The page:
What Does Fukushima's Level 7 Mean?
It sounds really, really bad. Is it?
By Kate Seamons, Newser Staff
Posted Apr 12, 2011 7:47 AM CDT
In this photo released by TEPCO, a small fire breaks out from facilities sampling seawater located a few dozen meters from Unit 4 inside the tsunami-crippled Fukushima Dai-ichi nuclear power plant.   (AP Photo/Tokyo Electric Power Co.)

(Newser) – Japan has made the decision to raise the Fukushima Dai-ichi nuclear disaster severity level from 5 to 7. That obviously means "worse." But what else does it mean?

  • Japan finally has an estimate on how much radiation has been released: The level is an indication of the total radioactive materials emitted. Data has revealed that the cumulative amount of radioactive particles released into the atmosphere had reached levels that apply to a Level 7 incident, reports the AP.

  • So what is that estimate? According to two estimates, the equivalent of about 500,000 terabecquerels of radiation from iodine-131 has been released. The Level 7 threshold is "several tens of thousands of terabecquerels."
  • But all 7s are not created alike: The Wall Street Journal notes that officials were careful to say this this is still not a Chernobyl-size disaster. "The amount of released radiation is about a tenth of Chernobyl"—about 5.2 million terabecquerels—said a rep for Japan's Nuclear and Industrial Safety Agency.
  • But it could still top Chernobyl in one regard: TEPCO today warned that the plant continues to release radioactive materials, and that the total levels emitted could eventually top those released by Chernobyl.
  • Level 7 also indicates widespread effects on the environment and health: The Telegraph noted that Japan's safety commission now says radiation in excess of the amount considered safe for humans during an entire year has been found as far as 37 miles from the plant; the evacuation zone is only 18 miles.
  • Is there another big one we haven't been talking about? Sort of. Besides Chernobyl, Time notes that a 1957 accident in Kyshtym, Russia, was the only one that's come close to being a 7; it was a 6. Most nuclear accidents tend to be a 3 or less.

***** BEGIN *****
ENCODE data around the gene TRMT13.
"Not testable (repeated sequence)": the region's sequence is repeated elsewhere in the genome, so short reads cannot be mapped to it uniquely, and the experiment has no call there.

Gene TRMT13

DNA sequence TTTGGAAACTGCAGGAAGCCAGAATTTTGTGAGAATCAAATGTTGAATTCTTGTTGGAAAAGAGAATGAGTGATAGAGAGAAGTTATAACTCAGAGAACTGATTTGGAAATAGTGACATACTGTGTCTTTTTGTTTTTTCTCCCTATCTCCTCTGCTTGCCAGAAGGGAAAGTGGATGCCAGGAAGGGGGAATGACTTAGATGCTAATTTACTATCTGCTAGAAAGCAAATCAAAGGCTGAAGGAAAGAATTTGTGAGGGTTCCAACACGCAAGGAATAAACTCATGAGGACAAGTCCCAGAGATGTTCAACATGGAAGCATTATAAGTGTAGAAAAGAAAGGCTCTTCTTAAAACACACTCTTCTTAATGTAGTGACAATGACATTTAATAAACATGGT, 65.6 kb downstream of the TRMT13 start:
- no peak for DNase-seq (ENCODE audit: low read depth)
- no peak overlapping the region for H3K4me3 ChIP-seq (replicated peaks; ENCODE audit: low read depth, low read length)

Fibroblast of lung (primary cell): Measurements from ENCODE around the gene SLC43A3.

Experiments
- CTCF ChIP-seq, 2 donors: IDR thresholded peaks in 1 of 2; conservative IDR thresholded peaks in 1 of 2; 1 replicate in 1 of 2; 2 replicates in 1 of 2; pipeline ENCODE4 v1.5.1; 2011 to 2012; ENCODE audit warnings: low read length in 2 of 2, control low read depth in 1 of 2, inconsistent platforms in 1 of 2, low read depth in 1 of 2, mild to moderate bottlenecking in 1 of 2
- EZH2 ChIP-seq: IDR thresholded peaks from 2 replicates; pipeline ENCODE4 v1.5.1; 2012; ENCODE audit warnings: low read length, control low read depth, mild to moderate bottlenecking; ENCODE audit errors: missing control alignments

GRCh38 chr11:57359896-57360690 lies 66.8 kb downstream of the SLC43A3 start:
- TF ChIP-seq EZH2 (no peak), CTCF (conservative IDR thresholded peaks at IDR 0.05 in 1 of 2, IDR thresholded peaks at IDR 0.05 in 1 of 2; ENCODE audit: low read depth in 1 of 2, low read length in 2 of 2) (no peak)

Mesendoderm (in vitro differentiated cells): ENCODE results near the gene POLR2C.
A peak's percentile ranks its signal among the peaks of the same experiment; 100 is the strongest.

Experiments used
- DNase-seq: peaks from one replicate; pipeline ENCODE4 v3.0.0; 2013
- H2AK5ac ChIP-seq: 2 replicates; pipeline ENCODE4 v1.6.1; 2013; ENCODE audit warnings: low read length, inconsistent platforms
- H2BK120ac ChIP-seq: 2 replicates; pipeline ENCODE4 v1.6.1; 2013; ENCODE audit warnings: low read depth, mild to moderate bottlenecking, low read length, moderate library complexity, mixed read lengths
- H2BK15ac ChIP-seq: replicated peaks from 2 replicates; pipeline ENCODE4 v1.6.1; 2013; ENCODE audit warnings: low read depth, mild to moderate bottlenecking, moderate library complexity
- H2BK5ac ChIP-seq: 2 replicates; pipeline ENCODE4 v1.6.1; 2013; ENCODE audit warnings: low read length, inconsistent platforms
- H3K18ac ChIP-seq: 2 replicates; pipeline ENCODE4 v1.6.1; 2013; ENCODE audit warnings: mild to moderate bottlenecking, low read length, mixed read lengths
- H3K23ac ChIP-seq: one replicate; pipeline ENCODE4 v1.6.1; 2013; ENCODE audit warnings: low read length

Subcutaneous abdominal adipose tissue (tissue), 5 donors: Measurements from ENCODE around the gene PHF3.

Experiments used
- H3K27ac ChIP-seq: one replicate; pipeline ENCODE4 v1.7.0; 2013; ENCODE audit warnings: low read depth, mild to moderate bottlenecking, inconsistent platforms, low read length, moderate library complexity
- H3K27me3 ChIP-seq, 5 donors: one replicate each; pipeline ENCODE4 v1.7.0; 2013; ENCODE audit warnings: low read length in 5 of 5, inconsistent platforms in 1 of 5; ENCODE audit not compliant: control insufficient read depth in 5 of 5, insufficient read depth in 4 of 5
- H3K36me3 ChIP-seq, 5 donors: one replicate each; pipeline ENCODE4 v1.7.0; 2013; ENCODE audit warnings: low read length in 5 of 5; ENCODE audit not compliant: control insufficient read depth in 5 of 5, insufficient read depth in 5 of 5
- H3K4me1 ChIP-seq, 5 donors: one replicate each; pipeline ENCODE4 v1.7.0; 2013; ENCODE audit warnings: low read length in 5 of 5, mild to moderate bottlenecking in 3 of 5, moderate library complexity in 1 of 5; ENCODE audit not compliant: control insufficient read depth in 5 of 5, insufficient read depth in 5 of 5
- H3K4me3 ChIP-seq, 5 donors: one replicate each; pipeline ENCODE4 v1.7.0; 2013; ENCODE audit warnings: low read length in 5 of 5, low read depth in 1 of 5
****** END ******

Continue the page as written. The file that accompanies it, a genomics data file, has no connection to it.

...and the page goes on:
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Showing 3 of 6 comments
schmidtkoff
Apr 12, 2011 6:24 PM CDT
What Does Fukushima's Level 7 Mean? it means i will be double checking origin of food products. good luck to those sushi aficionados. glad i never had a craving for that crap. fish? who boy, better go for great lakes fish or possible east coast catch. i'm a little hesitant with even sc shrimp etc. gotta check labels. don't trust the japs with their lackadaisical tepid and purposefully forked tongue explanation of levels of radiation and how safe everyone is. quite simply i don't believe their radiation propaganda.
Spudsy
Apr 12, 2011 3:03 PM CDT
"and that the total levels emitted could eventually top those released by Chernobyl." ------ This thing could keep emitting for months, if not years. When will they estimate how much of Japan's limited landmass and coast will become no-man dead zones like around Chernobyl?
finkster
Apr 12, 2011 8:41 AM CDT
A level 7 isn't really that bad......Look at the "bright" side. 1) You won't need lights at night since everyone will be glowing. 2) Hair cuts and Dental Hygiene will be a thing of the past. 3) Life expectancy will dramatically be reduced so we won't have to worry about supporting the old 4) The Burqa (relax France) will come back in fashion since nobody will want to look at each other's deteriorating faces. 5) Health foods will be a thing of the past. 6) Gyms will be a thing of the past. 7) Population control will be a thing of the past (All right China) 8) etc...etc..etc...(add if you'd like)